While both Pearl Harbor and 9/11 roused this country from a certain slumber, there is another key difference: Pearl Harbor was an attempt to break our naval power; 9/11 was an attempt to break our will. The former did not long succeed; indeed, one might say that it roused and stifferened our will to prevail. In the short run, 9/11 failed too. But about the long run I am not so sanguine.
Americans and Westerners generally do not, as a whole, seem yet to understand what all the conflict within and about the Middle East has in common. This is not a war about "terrorism," which is only the most obvious weapon wielded by our true enemy. Whether one looks at Iraq, Southern Lebanon, Palestine, Afghanistan, or any place where Islamist terrorism has spilled blood, the enemy is the same: radical Islamic jihadism, whether of the Sunni (Wahhabi) or the Shi'ite variety best represented by Hezbollah and sustained by Iran in Iraq too. The aim of all jihadists is the same: the destruction of Israel and ultimately of the West, making way for the worldwide rule of Islam. While it is quite true, for example, that Saddam Hussein and al-Qaeda had no working connection, the trends throughout the Middle East and Southern Asia, both before and since Saddam, are toward increasing convergence of jihadist groups. Saddam paid off the families of Palestinian suicide bombers of Israelis and tolerated Iraq's homegrown jihadist group, Ansar al-Sunna. The hydra-headed monster had been, and has since been getting, more cohesive for quite some time. One might argue that the overthrow of Saddam and the subsequent Iraqi insurgency has only accelerated that process; but if it has, that is not such a bad thing. It helps prevent people from sleeping too long.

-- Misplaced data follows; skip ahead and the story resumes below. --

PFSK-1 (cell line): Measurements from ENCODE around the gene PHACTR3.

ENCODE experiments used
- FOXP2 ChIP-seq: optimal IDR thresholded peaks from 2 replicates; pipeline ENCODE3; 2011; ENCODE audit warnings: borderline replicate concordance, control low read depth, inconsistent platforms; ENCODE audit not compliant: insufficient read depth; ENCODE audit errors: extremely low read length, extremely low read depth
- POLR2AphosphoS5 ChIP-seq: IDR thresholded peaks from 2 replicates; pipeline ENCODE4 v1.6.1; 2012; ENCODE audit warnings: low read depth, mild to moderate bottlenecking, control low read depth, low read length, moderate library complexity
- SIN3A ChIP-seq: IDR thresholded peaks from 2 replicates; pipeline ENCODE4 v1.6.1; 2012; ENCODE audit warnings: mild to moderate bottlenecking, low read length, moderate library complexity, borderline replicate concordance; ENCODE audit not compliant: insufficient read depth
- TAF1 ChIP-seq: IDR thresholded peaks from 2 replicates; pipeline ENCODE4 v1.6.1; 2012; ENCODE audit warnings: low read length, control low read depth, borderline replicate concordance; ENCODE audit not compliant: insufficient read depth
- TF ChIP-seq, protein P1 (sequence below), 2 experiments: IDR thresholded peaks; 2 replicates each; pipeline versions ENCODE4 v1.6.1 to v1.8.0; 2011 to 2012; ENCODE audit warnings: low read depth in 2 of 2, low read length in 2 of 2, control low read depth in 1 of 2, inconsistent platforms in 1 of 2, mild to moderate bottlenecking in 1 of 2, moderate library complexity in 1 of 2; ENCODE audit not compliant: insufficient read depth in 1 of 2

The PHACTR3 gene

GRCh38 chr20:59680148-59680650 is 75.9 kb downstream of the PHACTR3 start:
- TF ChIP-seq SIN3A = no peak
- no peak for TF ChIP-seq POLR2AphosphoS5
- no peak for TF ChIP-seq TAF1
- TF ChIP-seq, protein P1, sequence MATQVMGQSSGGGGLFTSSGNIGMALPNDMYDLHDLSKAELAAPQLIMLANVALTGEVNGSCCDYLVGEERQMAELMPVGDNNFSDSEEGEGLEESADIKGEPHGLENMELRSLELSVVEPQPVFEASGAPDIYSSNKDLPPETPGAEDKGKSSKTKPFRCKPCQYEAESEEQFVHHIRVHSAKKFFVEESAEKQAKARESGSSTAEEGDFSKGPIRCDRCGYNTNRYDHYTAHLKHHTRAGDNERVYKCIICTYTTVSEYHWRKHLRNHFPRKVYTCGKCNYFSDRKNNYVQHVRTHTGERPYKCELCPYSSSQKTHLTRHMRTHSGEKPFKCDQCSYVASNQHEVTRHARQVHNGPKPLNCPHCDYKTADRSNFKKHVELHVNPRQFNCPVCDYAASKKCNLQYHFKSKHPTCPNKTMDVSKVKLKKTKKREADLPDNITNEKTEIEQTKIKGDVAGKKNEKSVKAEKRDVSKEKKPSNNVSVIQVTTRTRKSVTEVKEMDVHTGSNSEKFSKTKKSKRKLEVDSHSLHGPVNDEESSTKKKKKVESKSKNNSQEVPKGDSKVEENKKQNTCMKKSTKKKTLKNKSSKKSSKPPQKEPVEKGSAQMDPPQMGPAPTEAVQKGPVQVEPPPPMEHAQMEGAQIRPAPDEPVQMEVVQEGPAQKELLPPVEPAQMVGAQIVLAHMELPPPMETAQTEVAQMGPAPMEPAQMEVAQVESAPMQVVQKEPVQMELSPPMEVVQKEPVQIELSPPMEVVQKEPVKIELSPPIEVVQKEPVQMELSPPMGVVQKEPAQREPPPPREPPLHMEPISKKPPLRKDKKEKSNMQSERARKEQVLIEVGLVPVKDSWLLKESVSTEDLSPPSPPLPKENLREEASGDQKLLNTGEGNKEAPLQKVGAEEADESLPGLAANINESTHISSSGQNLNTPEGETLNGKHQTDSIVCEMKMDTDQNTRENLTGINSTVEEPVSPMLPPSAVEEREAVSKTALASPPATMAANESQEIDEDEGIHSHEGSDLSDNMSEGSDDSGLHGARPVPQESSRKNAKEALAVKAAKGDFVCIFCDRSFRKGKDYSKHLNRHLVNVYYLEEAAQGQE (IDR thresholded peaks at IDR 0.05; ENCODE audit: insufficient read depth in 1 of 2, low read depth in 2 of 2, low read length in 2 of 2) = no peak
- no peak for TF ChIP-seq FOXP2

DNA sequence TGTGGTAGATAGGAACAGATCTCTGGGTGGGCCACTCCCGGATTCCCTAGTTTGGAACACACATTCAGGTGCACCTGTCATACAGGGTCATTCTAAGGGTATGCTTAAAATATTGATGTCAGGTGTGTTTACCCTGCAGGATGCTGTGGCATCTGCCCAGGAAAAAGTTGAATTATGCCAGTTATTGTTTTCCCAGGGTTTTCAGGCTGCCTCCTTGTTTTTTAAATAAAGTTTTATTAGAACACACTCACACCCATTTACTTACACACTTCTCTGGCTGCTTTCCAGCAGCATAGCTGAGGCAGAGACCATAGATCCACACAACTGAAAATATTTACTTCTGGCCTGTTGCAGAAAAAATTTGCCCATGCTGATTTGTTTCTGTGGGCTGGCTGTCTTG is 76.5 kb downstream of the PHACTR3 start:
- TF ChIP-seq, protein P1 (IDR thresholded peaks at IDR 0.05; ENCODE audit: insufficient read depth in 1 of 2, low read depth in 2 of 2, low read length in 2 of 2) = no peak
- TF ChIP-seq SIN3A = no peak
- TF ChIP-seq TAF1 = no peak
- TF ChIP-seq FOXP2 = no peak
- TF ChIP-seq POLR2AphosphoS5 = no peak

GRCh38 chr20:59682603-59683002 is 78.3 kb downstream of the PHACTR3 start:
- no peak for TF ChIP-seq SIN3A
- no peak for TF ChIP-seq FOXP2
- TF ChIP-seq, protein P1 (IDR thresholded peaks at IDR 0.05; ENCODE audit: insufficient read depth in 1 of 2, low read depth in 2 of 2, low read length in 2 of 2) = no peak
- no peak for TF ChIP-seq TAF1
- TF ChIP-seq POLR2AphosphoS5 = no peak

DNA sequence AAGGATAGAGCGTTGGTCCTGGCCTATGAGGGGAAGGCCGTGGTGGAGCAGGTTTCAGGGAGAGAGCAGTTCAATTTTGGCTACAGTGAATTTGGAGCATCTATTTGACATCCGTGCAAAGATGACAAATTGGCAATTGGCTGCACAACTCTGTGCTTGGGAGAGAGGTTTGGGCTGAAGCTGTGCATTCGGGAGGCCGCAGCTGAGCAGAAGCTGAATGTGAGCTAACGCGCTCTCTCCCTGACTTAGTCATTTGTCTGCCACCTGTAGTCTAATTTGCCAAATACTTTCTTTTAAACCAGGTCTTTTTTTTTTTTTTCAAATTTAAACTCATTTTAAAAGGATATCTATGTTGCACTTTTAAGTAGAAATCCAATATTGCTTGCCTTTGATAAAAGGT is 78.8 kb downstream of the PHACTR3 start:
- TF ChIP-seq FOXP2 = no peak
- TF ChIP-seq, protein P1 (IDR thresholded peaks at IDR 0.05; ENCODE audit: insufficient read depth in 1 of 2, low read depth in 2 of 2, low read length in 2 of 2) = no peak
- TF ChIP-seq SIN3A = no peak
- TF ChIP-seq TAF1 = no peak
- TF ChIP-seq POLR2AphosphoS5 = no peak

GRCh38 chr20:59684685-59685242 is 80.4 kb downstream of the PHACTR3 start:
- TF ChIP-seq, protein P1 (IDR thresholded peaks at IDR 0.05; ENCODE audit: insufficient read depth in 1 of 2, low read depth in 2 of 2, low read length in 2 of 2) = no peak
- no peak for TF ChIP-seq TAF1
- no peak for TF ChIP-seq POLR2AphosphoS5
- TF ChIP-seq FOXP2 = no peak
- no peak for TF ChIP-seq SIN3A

Wherever there is Islamist terrorism, one finds jihadists from many different countries joining together. We're seeing only the earliest stages of what will, in due course, evolve into a true "clash of civilizations." Secular tools and outlooks will not avail us. The West will lose if it does not, in Benedict XVI's words, recover its "spiritual roots."